There is some indication that payment had been due for several years. Nearly seven months later, Lyle, himself in financial distress, still had not received the money owed him.

“… your portrayal of Thomas Jefferson …
was definitely one of the highlights of our annual event.”
Executive Director, Nevada Association of Counties
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NOTE: The link to Thomas Jefferson’s letter is subject to change by Founders’ Archive. It was accurate when this post was written. If the link is now wrong, search FoundersArchives.gov or call me. I’ll help you find it.
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Would you like a cigarette?

It [tobacco] is a culture productive of infinite wretchedness.  Those employed in it are in a continued state of exertion beyond the powers of nature to support.  Little food of any kind is raised by them; so that the men and animals on these farms are badly fed, and the earth is rapidly impoverished.
Notes on Virginia, Query XX [Chapter 20], 1782

Patrick Lee’s Explanation
Smart leaders recognize bad deals.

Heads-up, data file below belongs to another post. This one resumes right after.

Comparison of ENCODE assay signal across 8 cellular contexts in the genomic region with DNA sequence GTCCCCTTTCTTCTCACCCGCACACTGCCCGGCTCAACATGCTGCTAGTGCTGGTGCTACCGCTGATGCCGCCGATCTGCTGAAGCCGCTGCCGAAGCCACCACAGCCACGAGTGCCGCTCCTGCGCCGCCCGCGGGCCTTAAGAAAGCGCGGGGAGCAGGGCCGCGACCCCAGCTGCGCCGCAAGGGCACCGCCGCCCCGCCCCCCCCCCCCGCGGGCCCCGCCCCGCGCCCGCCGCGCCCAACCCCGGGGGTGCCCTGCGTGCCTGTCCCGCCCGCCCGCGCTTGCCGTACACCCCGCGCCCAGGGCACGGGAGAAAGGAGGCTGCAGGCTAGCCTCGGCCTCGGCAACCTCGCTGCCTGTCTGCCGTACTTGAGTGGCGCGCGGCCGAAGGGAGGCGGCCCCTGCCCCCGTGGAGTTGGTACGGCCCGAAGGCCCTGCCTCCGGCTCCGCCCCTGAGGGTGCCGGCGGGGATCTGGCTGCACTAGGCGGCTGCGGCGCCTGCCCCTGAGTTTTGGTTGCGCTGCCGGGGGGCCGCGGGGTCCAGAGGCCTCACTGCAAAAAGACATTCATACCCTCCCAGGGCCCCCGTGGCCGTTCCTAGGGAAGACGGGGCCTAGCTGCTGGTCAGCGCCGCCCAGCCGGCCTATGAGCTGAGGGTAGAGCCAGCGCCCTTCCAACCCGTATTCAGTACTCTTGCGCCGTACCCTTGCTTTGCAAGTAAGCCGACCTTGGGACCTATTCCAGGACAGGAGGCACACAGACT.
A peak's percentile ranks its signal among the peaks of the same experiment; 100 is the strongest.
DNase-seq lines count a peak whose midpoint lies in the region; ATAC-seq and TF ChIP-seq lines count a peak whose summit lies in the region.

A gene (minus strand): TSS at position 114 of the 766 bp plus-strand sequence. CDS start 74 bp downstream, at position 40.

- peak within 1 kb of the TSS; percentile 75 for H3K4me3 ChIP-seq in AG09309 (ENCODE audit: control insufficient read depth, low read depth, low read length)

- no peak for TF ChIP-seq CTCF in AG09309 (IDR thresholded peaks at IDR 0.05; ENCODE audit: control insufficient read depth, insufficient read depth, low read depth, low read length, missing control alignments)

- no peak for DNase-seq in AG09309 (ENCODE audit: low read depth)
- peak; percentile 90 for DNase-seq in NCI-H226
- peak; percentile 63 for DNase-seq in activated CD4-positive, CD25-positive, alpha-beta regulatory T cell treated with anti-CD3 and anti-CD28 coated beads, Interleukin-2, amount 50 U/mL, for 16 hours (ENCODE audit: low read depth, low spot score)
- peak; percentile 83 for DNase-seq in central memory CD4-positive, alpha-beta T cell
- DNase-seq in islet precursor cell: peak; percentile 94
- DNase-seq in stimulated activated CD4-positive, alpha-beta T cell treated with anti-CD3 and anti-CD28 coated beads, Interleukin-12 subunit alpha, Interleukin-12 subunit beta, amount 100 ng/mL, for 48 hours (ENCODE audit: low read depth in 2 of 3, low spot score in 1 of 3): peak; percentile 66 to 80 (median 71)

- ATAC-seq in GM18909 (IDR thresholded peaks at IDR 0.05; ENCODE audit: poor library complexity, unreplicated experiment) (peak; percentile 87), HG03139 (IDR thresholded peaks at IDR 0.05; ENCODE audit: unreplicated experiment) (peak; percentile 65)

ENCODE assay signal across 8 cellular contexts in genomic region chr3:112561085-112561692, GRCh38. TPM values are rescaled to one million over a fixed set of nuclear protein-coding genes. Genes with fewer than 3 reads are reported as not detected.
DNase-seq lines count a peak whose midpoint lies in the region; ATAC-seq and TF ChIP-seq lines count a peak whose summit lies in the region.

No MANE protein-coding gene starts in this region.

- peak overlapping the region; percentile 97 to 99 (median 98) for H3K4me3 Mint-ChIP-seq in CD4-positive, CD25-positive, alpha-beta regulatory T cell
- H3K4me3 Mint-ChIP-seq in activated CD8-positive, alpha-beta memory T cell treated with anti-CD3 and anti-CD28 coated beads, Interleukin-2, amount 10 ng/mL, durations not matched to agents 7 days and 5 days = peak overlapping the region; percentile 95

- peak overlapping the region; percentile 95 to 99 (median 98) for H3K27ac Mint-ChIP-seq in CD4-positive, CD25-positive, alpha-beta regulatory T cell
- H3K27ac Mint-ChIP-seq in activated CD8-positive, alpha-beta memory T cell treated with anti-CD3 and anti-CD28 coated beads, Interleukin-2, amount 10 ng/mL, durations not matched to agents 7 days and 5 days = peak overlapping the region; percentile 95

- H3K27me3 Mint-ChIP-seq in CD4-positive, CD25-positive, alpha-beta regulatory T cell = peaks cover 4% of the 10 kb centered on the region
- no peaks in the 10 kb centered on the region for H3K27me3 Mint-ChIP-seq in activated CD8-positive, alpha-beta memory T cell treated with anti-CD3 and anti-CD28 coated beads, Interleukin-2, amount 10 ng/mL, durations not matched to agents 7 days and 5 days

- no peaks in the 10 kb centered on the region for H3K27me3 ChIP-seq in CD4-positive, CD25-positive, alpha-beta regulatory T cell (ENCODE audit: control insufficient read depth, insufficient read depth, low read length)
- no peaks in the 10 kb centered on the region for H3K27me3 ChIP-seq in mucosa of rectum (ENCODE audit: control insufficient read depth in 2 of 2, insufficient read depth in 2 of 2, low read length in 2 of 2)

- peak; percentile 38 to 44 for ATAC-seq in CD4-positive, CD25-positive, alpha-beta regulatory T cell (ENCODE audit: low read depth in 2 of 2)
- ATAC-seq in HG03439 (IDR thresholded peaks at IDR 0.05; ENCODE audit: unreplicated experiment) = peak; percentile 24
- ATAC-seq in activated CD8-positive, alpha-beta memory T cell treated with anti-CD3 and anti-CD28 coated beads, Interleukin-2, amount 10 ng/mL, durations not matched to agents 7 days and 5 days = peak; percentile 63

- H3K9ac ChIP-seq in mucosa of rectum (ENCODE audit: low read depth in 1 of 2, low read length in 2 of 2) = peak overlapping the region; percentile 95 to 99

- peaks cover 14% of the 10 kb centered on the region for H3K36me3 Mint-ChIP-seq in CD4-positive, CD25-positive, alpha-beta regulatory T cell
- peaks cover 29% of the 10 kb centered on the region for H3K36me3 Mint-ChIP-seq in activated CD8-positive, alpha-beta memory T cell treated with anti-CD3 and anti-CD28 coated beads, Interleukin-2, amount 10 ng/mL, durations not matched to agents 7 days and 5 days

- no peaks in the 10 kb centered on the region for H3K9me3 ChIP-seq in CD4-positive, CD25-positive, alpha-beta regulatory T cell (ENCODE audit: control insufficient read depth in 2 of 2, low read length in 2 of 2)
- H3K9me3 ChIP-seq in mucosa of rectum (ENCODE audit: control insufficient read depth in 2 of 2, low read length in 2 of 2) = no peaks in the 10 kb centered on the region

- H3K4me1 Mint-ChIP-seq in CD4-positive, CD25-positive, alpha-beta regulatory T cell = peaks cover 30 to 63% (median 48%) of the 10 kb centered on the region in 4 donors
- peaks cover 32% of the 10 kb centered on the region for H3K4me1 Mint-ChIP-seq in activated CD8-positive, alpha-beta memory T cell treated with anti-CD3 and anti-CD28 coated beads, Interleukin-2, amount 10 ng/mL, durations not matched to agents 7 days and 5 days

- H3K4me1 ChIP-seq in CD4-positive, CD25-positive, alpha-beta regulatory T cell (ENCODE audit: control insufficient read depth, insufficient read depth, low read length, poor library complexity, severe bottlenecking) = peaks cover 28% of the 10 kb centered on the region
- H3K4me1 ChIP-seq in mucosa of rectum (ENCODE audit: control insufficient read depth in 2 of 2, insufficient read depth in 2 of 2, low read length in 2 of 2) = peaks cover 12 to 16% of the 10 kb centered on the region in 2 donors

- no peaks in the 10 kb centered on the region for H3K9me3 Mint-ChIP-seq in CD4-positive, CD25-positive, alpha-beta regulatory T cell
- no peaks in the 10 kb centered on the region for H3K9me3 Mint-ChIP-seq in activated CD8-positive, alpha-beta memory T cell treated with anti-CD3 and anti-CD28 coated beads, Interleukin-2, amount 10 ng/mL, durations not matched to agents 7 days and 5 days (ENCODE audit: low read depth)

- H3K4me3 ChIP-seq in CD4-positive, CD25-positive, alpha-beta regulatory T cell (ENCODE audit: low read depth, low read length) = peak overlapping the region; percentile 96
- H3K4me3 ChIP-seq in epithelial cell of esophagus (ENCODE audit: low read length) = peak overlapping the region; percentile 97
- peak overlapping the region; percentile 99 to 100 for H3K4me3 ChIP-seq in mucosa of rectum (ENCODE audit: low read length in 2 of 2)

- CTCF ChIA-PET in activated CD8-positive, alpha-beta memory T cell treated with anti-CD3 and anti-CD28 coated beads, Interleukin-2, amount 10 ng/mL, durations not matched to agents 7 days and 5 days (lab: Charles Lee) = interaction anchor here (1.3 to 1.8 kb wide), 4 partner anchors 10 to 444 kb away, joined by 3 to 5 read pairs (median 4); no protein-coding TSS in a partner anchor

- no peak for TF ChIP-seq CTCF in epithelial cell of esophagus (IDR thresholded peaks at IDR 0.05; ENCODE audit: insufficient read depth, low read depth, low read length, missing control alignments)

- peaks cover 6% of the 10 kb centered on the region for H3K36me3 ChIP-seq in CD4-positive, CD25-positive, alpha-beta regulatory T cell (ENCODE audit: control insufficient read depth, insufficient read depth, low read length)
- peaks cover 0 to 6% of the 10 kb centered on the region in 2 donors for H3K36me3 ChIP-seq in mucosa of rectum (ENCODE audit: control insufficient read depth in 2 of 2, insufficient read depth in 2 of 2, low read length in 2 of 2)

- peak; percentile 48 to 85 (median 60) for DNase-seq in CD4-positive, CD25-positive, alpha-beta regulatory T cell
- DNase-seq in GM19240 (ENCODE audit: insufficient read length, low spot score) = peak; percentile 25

January 11 of last week marked the 50th anniversary of the Surgeon General’s report on the hazards of smoking. 160 years before that, Jefferson wrote that tobacco produced “infinite wretchedness.”
His claim was based not on the health of tobacco users but on tobacco growers and the effect of that crop on the soil. Tobacco was (and still is) a very labor-intensive crop. Farmers who raised tobacco devoted all their efforts to it, excluding crops that would have nourished those farmers and their livestock.
Tobacco was “hard” on the soil, meaning it stripped nutrients from the ground to produce its crop. Tobacco could not be raised on the same land year after year, because it depleted those nutrients. Some land could produce tobacco only once every seven years.
He saw deliverance for his state: “But the western country on the Missisipi, and the midlands of Georgia, having fresh and fertile lands in abundance, and a hotter sun, will be able to undersell these two states [Virginia & Maryland], and will oblige them to abandon the raising tobacco altogether.  And a happy obligation for them it will be.” (Same source as above.)
Tobacco and wheat were the only cash crops in Virginia. Tobacco itself was even used as currency. Jefferson raised it out of necessity. About 1790, upon his return from France and finding his lands greatly depleted through both tobacco farming and absentee supervision, he abandoned that crop in favor of wheat and a rotating system of other grains and cover crops to replenish the soil.
An interesting aside… Tobacco was packaged for sale and shipment in large barrels called hogsheads. About 4 feet tall and 3 feet wide, each held 1,000 pounds of compressed tobacco. Learn about hogsheads here.

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Past President, Washington [State] Municipal Treasurer’s Association